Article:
As Amazon workers struggle for a union, Bezos sends exploitation to outer space
Jeff Bezos of Amazon may be “stepping down” from his position as CEO, intending to “stay engaged” behind the scenes, but he has set his sights on grabbing infinitely more billions for himself in space.
Lest we forget, Bezos is the founder of Blue Origin, whose stated goal is to build reusable rockets for transporting people and payloads into space — ultimately for colonizing the solar system (tinyurl.com/87yf8cp7). In the meantime, his company invites the very well-heeled to reserve a window seat for an 11-minute “unparalleled view of the earth from space.”
As discussed in the Workers World article “Astronomical imperialism!” (workers.org/2019/10/43849/), capitalist ventures are aiming to mine space for precious metals, including iron, nickel, gold, cobalt and platinum, plus a potential hugely profitable source of energy from the moon: helium-3, valued at an estimated $5 billion a ton. Bezos intends to market his space vehicles for these ventures.
In competition with other multi-billionaires, including Tesla’s Elon Musk, Bezos with his Blue Origin is perfecting reusable space transport vehicles launched from U.S. military locations, such as Cape Canaveral Air Force Station. His Project Kiper is sending into low orbit around Earth thousands of satellites, which he claims are designed to bring low-cost broadband internet capability to the poor and those in remote areas of the planet.
However, this project is really aimed at bringing more business to his online Amazon monolith. Moreover, the satellite clusters prevent telescopes from peering into an unencumbered sky, to the dismay of professional and amateur astronomers – a contradiction, because not all observatory work is devoted to “pure science.” Research also targets asteroids and the solar system (with starry-eyed scenarios of eventually travelling beyond it) for future mining and colonization, using space vehicles built by Bezos and others.
Space exploration equals space exploitation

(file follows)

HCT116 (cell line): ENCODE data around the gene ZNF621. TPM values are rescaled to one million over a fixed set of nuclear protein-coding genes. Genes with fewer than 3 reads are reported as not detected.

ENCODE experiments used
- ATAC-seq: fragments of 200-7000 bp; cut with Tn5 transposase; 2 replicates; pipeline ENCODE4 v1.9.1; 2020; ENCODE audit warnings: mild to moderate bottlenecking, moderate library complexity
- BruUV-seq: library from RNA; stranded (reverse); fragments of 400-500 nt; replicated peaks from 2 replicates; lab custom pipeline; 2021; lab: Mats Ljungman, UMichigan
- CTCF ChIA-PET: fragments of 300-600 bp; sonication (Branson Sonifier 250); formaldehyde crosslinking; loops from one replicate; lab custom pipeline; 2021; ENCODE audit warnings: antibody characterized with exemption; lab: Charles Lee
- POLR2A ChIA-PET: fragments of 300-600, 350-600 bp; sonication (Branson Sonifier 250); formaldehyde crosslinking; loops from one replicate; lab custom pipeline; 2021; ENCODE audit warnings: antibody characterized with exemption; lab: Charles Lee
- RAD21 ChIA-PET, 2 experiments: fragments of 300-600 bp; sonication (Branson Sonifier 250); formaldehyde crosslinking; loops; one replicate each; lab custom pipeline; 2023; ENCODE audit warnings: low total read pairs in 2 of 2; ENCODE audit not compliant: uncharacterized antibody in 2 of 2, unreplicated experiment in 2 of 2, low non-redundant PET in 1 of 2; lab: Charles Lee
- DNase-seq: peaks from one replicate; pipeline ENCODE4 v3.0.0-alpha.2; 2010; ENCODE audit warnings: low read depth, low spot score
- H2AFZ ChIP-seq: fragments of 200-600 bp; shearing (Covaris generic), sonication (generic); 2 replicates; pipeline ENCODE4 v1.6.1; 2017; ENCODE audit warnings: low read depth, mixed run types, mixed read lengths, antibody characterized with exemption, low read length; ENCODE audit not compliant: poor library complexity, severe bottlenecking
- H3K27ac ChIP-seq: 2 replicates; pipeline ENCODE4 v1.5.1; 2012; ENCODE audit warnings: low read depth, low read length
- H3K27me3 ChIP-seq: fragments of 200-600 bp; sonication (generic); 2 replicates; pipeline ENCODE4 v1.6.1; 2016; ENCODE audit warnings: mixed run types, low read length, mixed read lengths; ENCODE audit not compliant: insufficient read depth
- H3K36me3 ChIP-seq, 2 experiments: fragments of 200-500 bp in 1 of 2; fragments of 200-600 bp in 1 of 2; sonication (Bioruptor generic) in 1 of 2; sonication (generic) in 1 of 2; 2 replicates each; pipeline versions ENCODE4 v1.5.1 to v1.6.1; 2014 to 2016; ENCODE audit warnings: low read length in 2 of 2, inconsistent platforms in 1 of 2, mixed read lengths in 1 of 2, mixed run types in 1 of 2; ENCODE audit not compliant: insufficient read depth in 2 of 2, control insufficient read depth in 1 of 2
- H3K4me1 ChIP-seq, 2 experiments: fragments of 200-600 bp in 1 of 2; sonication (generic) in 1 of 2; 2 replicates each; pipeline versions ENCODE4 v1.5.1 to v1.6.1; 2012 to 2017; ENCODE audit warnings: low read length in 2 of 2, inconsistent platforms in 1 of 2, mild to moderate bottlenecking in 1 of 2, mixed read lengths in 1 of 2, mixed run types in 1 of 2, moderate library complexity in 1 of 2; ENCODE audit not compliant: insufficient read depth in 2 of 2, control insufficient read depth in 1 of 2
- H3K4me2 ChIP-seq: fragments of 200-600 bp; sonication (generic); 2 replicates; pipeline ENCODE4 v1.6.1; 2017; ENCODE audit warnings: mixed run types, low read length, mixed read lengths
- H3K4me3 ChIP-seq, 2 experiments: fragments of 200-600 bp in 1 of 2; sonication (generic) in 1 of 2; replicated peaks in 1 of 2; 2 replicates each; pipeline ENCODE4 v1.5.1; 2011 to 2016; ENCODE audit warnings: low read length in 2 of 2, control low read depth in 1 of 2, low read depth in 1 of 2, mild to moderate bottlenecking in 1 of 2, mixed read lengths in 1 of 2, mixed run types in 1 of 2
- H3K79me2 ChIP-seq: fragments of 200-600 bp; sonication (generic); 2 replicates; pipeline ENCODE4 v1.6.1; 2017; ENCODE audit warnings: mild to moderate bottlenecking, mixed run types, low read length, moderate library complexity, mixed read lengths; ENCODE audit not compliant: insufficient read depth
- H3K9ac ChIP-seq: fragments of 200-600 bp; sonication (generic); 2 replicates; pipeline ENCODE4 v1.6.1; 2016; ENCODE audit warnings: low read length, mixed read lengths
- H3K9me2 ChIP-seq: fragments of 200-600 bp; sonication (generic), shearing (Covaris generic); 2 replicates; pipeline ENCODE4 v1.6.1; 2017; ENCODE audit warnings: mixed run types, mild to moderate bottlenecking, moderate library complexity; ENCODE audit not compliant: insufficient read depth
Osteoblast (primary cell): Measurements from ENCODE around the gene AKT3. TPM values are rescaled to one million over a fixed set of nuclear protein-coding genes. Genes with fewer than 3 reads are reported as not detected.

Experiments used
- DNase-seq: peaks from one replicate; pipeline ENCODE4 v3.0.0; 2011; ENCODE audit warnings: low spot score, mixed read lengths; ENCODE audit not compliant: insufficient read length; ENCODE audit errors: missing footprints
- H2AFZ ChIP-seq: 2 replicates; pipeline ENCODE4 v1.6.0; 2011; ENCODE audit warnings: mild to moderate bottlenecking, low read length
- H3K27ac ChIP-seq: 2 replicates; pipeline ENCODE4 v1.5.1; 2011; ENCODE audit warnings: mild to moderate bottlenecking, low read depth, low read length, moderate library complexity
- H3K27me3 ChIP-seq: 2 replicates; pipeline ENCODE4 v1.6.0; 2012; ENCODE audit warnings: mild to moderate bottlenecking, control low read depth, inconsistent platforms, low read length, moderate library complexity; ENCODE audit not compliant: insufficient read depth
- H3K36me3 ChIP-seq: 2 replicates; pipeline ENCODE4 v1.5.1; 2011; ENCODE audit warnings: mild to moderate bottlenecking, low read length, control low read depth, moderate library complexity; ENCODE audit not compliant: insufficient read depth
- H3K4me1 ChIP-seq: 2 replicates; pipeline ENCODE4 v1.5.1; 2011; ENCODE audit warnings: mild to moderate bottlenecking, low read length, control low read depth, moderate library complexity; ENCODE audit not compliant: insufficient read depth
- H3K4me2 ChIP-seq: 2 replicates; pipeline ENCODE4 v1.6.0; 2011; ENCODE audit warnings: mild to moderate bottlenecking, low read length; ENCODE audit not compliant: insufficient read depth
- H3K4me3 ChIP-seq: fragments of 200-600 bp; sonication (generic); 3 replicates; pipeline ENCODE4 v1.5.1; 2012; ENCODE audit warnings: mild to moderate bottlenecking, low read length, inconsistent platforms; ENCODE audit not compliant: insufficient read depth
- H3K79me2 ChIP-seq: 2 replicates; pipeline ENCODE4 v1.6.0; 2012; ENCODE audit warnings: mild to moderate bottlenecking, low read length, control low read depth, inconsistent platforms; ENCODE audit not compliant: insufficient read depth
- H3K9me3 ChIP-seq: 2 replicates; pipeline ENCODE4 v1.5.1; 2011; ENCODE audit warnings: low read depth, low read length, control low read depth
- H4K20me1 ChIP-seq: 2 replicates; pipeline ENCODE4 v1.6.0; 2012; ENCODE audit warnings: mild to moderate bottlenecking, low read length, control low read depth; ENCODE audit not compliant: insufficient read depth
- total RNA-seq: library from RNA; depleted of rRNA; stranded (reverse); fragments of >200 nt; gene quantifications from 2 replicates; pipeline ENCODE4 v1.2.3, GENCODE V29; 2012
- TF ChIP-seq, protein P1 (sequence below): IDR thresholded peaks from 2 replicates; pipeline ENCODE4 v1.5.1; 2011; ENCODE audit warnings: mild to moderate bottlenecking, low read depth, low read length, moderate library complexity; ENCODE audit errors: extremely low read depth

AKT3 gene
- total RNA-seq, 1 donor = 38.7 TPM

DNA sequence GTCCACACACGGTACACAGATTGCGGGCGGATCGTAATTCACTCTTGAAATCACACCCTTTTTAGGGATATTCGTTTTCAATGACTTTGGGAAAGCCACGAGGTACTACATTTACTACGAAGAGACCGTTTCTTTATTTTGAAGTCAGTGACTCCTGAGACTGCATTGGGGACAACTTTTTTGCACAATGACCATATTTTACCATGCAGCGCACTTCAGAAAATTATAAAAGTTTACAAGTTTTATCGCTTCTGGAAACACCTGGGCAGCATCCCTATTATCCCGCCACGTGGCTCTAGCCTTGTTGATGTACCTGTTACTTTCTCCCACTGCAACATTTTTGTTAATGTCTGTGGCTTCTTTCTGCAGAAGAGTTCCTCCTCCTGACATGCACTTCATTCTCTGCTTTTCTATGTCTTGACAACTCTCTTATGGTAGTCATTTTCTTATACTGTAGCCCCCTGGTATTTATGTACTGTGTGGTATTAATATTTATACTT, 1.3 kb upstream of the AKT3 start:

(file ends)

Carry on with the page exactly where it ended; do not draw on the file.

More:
Blue Origin’s website is recruiting workers for these projects with lofty phrases: “We’re looking for people who share that passion and want to turn their career into a calling. We’re shaping our future in space and we’re looking for dedicated and inspired people to join us.” Its internship program offers opportunities to participate in “real engineering projects” for “human spaceflight systems.” The company envisions “a future where millions of people are living and working in space. In order to preserve Earth, our home, for our grandchildren’s grandchildren, we must go to space to tap its unlimited resources and energy” (blueorigin.com).
In addition, Blue Origin is targeting youngsters with well-developed educational programs for K-12 schools, providing tantalizing projects to stimulate and motivate them to visualize romantic adventures in outer space exploration and colonization. (clubforfuture.org/curriculum) Its website links to NASA’s Project Ianos, whose mission is “to engage and educate students with the wonders of space and to inspire them to become explorers of it.” (www.projectianos.org) This is the next generation of exploited and endangered workers.
As Amazon workers struggle to unionize here on Earth, we must not forget that capitalist Bezos and other multi-billionaires never have enough. Not satisfied with having built the biggest monolith on earth, Bezos aims to expand his avaricious reach, as Star Trek’s captains boast, “to boldly go where no one has gone before.”
Janet Mayes, an amateur astronomer, authored a science fiction novel about U.S. hegemony in space, “Beyond the Horse’s Eye, a Fantasy Out of Time,” under the pen name Janet Rose. A review can be found at tinyurl.com/y6fzefun.